Ethiopia is implementing FANC package in community settings since 2013 to achieve a reduction in maternal, perinatal and neonatal mortality [28]. One-to-five networks are a household-based government strategy, consisting of one leader with five member households for reaching women and their children. Five to six of such networks can make one-to-thirty health development army (HDA) teams. HDA is an innovative, inclusive and collaborative strategy of Ethiopian government composed of 25–30 unpaid women volunteers in neighboring households [29,30,31,32]. It aims at early identification of pregnant women and provision of FANC by linking community levels of care with health extension workers (HEWs) in community health posts to primary health care units. Even after the introduction of FANC, however, maternal and child health indicators in Ethiopia are still among the highest in the world. The main question here is, why those maternal, neonatal and child health indicators remained high while these effective intervention packages are implemented? We hypothesize that these interventions may not be properly implemented as per standard, commonly known as evidence-practice gaps. To our knowledge, no study thus far assessed whether FANC is implemented with fidelity or not, and facilitators enhancing and barriers inhibiting FANC intervention fidelity influenced its implementation. Intervention fidelity refers to the degree to which interventions are implemented as planned in the original implementation document [33]. Therefore, FANC package intervention fidelity is defined as the degree to which the FANC package is implemented as described by community-based newborn care (CBNC) plan, which was developed by the Ministry of Health of Ethiopia. This study aimed to assess FANC package intervention fidelity and its determinants in South Wollo Zone, Northeast Ethiopia.



Cross-sectional study design was used for evaluating intervention fidelity of FANC package in south Wollo Zone, North east Ethiopia.


FANC package is a combined effective and efficient public health intervention provided at household, health post, health center and hospital levels. Main implementers are HDAs, HEWs, and skilled health providers in health centers. HEWs, who are young females with 10th grade education completed, have been trained and certified to provide family health care at community level, including FANC, diseases prevention and control, hygiene and environmental sanitation, health education and communication [28, 34, 35]. HEWs work in health posts under supervision and support of health centers.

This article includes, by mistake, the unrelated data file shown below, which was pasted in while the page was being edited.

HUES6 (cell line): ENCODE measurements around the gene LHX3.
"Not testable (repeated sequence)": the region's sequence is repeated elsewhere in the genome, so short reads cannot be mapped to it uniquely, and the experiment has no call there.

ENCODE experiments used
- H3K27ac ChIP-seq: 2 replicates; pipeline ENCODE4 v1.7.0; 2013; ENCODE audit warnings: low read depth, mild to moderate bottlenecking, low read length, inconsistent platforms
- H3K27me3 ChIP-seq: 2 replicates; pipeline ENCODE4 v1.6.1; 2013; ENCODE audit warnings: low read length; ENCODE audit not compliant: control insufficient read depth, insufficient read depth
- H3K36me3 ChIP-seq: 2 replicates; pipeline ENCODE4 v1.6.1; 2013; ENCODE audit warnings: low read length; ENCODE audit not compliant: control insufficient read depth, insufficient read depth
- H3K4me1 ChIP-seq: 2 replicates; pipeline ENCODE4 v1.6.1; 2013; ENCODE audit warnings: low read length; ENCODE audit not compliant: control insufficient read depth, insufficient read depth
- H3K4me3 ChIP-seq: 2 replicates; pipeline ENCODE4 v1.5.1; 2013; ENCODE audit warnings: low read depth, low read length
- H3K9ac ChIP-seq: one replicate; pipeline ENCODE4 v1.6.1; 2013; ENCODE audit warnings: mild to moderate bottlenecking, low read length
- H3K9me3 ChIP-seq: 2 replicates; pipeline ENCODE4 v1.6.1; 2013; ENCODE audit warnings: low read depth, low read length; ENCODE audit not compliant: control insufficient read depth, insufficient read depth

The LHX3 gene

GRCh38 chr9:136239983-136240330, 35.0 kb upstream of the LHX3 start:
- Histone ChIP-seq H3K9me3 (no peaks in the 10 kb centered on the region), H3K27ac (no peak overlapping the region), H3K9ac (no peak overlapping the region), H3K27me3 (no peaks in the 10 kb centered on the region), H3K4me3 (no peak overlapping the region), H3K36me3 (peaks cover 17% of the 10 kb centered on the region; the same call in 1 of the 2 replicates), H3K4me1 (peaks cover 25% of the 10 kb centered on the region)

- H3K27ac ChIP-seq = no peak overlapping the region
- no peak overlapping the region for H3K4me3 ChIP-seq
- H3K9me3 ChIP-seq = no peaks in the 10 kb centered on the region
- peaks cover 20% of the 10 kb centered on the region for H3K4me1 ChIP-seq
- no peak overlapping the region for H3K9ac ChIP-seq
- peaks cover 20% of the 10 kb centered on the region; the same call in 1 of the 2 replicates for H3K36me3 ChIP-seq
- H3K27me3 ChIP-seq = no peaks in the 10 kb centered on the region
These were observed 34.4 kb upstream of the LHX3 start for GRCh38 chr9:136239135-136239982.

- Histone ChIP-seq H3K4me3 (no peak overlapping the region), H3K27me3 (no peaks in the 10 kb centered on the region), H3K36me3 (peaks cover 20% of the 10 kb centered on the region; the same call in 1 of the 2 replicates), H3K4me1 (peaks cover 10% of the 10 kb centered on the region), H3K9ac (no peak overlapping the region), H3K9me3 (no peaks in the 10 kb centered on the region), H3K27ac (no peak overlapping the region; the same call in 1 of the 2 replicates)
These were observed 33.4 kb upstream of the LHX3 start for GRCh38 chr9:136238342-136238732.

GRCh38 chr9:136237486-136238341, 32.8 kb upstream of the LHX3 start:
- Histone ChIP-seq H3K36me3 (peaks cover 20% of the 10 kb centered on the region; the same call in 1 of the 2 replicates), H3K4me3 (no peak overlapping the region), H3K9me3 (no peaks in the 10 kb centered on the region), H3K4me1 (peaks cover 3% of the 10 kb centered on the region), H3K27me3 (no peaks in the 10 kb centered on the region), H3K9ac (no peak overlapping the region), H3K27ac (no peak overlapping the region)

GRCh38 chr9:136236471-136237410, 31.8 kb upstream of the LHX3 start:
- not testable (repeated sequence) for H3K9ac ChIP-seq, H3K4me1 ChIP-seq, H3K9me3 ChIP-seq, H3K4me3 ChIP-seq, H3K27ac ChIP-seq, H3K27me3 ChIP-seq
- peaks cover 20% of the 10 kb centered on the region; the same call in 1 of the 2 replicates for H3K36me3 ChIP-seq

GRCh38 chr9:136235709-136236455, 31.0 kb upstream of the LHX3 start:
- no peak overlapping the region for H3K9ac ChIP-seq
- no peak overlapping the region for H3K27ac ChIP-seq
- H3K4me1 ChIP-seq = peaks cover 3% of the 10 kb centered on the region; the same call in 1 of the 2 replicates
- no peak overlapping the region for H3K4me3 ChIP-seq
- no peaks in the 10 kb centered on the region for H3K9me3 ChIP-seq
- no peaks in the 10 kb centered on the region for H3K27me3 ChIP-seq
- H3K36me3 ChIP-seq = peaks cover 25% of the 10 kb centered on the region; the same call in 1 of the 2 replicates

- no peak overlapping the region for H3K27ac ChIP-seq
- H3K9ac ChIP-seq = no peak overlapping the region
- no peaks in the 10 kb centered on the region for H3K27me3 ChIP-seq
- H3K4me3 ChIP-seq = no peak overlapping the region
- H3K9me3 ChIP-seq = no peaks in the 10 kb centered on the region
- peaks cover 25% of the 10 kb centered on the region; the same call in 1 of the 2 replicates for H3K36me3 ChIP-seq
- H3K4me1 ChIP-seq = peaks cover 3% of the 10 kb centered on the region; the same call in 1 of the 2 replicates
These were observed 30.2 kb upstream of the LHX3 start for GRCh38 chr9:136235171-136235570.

Targeted sites and populations

The study was conducted in South Wollo Zone of the Amhara region, which is 400 kms north of Addis Ababa, capital of Ethiopia. There were 900 rural and 150 urban HEWs, 499 health posts, 126 health centers and 9 hospitals (one zonal) in the Zone. All mothers who gave birth in the last 6 months of data collection, HEWs and health posts in the selected kebeles’ were included in the study. In Ethiopia, Kebele is the smallest administrative unit.

Intervention description

FANC requires a continuum of care provided at household, health post, health center and hospital levels. Main goal of the intervention package is to transform evidence into action for reducing maternal, perinatal and neonatal morbidity and mortality by increasing the reach to all pregnant women and newborns in the community. FANC includes provision of four antenatal visits, counseling on nutrition, impregnated bed net use, danger signs and mother to child HIV-transmission. It also includes birth preparedness and complication readiness planning, treatment of diagnosed sexually transmitted infections (STI), blood pressure, height and weight measurement in addition to identification of maternal danger signs and referral if necessary, provision of two doses of tetanus toxoid vaccination, promotion of facility birth, iron and folate supplementation and detection and management of complications. Facilitation strategies include weekly supervision and support of HEWs by health center staff, monthly supervision by Woreda health office, community and HDA support [28].

Subgroup (sampling)

Kebeles from South Wollo Zone were selected randomly using computer-generated random numbers. All mothers who gave birth in the last 6 months (for individual-level variables and fidelity assessment), all HEWs and all health posts in the selected kebeles (for cluster-level variables) were included. Mothers were interviewed in their homes and HEWs completed the questionnaires by themselves while their facility was audited. Facility audit is a review of a facility’s assets, important for provision of FANC.


Primary outcome of this study, FANC package intervention fidelity was computed by the weighted average of program reach (contact coverage), adherence to FANC contents and frequency. Program reach was measured by the proportion of mothers who visited any health facility at least once and provided by any health care provider during recent pregnancy. The number of antenatal visits and components provided for the mothers were considered as frequency and content.

Sample size determination

Considering 52% of pregnant mothers who received 4+ antenatal care visits and all contents of antenatal care, 95% confidence level, 5% margin of error with 10% non-response rate, 422 participants were required [36]. However, due to cluster sampling of kebeles, we collected data from 898 mothers. In addition, sixteen HEWs were included, and ten health posts where those 16 HEWs worked, were audited.

Statistical analysis